Operation Ironside Sees Police Raids Worldwide


By Staff Writer

A cyber sting three years in the making culminated on Monday when the Australian Federal Police (AFP) executed hundreds of search warrants in Australia-wide raids.

Dubbed Operation Ironside, the AFP joined the FBI to harness an encrypted app called ANoM and feed it into underworld circles worldwide.

Since 2018, the AFP has been reading the presumed secure ANoM messages that resulted in Monday’s raids. With state police agencies, the AFP arrested 224 people on 526 charges. Simultaneous raids occurred around the world.

Across multiple jurisdictions over three years, law enforcement agencies collected 20 million messages and monitored activity on 11,800 devices worldwide.

Australian Prime Minister called the raids a heavy blow against organised crime and a watershed moment.

There emerged a gap in the illicit encrypted messaging market following the demise of Phantom Secure in 2018. It is now known at the same time, the FBI was running a “human source” in San Diego who was developing a next-generation encrypted messaging app. The source allowed the FBI access to the app, called ANoM. The source, who had extensive underworld connections, agreed to distribute the app into criminal networks. Critically, the human source was trusted by his criminal networks – a prerequisite to the app’s take up.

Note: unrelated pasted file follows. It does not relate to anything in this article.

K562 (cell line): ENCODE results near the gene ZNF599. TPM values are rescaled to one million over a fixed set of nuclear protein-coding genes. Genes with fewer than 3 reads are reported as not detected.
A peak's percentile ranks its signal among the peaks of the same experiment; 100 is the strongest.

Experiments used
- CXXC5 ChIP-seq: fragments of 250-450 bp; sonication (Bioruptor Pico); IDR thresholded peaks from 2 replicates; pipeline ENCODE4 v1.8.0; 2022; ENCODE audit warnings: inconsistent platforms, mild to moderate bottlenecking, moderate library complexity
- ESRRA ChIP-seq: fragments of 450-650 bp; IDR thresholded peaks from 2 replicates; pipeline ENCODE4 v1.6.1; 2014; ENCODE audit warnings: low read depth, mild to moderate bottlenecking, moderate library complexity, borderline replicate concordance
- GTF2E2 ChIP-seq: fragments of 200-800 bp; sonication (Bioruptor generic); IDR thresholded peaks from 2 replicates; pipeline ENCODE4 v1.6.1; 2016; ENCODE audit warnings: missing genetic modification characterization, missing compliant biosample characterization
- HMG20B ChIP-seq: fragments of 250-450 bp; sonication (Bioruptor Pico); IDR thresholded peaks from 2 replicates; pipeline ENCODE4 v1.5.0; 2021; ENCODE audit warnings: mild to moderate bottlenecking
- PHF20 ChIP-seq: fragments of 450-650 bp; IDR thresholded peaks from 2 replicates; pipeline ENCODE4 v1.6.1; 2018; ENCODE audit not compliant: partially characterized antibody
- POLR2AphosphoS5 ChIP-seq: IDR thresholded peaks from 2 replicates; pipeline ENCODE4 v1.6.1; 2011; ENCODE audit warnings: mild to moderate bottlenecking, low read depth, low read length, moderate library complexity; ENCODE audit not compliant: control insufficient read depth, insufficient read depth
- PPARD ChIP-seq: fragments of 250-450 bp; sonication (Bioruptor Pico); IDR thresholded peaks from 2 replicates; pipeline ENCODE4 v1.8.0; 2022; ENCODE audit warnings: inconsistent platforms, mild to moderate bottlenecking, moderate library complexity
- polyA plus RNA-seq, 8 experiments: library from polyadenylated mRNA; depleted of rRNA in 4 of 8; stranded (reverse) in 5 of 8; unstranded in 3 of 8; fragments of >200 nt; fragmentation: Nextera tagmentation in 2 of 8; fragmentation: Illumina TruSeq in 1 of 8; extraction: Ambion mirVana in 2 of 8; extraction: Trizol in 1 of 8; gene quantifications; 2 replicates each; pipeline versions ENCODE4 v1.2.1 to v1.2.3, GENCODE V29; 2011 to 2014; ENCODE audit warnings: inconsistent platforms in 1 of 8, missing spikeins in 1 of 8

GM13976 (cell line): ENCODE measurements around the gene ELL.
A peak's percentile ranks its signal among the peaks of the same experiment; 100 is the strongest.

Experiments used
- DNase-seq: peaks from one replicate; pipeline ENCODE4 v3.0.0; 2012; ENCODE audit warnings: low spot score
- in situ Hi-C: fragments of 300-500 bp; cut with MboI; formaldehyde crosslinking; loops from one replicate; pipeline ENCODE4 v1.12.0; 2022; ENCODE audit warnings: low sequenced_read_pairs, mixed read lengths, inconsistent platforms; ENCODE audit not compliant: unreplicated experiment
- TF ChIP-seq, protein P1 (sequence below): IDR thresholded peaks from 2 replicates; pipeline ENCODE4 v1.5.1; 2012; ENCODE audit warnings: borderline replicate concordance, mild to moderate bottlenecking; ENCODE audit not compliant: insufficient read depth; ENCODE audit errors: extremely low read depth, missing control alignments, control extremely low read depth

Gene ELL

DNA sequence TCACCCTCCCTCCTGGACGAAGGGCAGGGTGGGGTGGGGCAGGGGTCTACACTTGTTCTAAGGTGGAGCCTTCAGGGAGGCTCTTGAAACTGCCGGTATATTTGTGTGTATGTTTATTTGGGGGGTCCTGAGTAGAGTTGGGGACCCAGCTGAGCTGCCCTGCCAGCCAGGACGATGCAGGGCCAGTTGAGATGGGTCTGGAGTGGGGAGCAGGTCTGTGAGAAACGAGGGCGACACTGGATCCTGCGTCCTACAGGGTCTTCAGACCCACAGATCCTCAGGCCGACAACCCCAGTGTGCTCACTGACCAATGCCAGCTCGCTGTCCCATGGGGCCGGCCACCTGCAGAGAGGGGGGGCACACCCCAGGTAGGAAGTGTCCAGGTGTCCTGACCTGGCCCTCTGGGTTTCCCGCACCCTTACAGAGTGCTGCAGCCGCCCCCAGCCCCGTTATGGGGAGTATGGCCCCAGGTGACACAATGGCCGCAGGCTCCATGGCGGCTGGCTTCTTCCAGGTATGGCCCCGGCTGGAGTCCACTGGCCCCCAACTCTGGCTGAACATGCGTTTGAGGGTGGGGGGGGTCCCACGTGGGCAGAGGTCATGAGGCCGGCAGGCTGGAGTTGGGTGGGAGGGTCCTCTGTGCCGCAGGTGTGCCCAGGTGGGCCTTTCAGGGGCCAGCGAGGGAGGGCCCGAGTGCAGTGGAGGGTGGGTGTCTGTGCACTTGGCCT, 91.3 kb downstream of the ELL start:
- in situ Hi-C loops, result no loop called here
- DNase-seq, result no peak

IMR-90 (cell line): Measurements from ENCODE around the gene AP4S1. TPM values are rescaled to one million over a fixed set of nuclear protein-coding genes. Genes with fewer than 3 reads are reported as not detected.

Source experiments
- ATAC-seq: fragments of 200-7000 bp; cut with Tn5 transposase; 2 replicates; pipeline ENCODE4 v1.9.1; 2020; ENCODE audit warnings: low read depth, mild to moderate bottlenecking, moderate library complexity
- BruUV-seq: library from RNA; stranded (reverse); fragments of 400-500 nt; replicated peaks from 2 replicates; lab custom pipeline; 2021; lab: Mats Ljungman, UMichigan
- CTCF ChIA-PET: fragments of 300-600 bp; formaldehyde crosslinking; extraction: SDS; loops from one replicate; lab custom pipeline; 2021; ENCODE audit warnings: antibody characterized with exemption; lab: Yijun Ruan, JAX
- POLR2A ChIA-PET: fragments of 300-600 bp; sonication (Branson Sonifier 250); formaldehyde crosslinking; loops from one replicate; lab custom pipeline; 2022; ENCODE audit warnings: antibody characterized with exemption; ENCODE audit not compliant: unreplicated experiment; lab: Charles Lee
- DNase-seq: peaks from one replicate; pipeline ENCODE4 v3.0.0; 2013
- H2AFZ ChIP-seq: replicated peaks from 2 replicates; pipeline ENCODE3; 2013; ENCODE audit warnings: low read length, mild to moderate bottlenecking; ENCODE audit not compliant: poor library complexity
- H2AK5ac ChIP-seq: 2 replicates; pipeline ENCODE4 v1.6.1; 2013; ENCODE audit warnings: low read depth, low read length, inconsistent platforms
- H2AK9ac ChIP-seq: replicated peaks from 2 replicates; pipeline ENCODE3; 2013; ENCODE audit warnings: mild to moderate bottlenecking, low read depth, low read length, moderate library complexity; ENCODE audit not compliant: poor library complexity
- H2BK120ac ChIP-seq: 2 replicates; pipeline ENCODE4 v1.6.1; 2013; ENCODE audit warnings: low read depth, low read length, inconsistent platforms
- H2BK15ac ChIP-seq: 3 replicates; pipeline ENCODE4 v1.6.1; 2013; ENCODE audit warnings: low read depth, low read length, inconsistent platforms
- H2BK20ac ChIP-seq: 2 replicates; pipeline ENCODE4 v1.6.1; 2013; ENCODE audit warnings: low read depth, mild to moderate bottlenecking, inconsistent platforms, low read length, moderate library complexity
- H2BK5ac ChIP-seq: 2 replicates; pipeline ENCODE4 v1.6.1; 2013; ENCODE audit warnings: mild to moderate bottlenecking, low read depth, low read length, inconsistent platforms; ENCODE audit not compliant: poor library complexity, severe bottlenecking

“The void created by Phantom Secure’s dismantlement provided a new opportunity for criminal users to switch to a new, secure brand of device,” said FBI Special Agent Nicholas Cheviron in an affidavit to a United States District Court in May.

The AFP says they installed the ANoM app on phones stripped of other capabilities. The FBI’s source built a master key into the existing encryption system, which attached to each message, allowing law enforcement agencies to decrypt and store the message as it is transmitted.

“A user of ANoM is unaware of this capability,” Agent Cheviron’s affidavit noted.

Distribution began in October 2018, primarily through three criminals in Australia, with wary criminals unlikely to accept handsets not coming from known and trusted sources.

“The AFP provided the highly skilled technical staff and the capability to decrypt and read encrypted communications in real-time, giving law enforcement an edge it never had before,” says the AFP in a statement.

The FBI says the take up of ANoM was initially slow, growing “organically” based on word-of-mouth among users.

“These criminal influencers put the AFP in the back pocket of hundred of alleged offenders,” says AFP Commissioner Reece Kershaw.

By mid-2019, demand for the devices was increasing in Australia and elsewhere. With usage on the rise, the AFP played a growing role in monitoring the messages. Along the way, the AFP disrupted serious emerging threats, including 20 threats to kill.

This week, with three years of monitoring, data collection, and intelligence gathered, law enforcement agencies moved to shut down ANoM and sweep up its users.

The FBI says taking over ANoM proved a novel and highly successful way to operate. On Monday, 9,000 law enforcement officials, including 4,000 in Australia, were involved in arrests and searches. Police expect further arrests to follow.